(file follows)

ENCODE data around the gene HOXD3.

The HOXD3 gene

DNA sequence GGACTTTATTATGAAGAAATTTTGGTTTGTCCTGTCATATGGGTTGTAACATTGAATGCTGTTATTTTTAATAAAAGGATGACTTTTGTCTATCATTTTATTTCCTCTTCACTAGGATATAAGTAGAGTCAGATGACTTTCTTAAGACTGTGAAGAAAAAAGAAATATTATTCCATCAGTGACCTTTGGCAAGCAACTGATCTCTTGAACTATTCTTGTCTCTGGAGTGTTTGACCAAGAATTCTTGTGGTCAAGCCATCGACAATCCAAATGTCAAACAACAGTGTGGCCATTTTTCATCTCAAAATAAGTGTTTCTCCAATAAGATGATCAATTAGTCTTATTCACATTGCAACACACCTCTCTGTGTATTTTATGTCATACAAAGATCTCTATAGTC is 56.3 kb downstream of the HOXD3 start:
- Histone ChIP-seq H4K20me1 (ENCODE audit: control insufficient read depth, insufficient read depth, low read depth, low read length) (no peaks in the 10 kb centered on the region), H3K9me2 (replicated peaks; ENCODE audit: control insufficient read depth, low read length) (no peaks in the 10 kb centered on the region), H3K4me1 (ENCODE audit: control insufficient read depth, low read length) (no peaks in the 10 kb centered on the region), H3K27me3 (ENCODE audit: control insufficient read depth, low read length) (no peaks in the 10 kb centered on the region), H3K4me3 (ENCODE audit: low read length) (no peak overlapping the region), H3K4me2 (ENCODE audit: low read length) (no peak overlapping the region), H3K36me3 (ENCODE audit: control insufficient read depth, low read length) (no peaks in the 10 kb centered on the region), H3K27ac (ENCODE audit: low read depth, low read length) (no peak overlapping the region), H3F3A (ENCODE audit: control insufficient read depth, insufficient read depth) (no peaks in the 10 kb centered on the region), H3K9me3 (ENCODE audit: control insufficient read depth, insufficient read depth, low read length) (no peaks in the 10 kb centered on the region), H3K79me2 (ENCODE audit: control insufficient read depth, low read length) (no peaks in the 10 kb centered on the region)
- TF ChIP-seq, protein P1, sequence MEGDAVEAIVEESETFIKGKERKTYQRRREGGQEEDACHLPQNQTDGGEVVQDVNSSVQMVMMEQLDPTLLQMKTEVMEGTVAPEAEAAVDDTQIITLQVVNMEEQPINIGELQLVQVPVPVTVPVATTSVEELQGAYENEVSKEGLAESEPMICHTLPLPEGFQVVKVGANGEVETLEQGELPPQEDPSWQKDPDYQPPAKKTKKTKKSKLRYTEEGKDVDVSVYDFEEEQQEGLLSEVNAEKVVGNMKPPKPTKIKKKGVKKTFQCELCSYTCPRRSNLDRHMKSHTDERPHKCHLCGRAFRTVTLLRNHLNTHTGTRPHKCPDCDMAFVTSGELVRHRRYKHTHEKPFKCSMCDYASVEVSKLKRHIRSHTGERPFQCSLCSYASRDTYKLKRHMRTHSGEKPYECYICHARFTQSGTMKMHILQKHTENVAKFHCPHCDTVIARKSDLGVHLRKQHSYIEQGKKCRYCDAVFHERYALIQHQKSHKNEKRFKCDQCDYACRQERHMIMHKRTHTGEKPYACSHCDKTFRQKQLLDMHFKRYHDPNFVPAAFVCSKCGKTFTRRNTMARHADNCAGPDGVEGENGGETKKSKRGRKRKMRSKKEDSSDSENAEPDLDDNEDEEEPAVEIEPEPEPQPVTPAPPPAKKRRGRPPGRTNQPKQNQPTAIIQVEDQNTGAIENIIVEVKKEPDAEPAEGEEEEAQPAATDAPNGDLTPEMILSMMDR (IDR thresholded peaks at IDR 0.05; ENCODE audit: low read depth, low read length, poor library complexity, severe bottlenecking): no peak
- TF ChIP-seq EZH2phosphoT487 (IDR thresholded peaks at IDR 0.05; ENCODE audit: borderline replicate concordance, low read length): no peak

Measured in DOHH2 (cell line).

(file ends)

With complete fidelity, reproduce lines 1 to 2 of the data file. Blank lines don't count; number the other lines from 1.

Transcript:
ENCODE data around the gene HOXD3.

The HOXD3 gene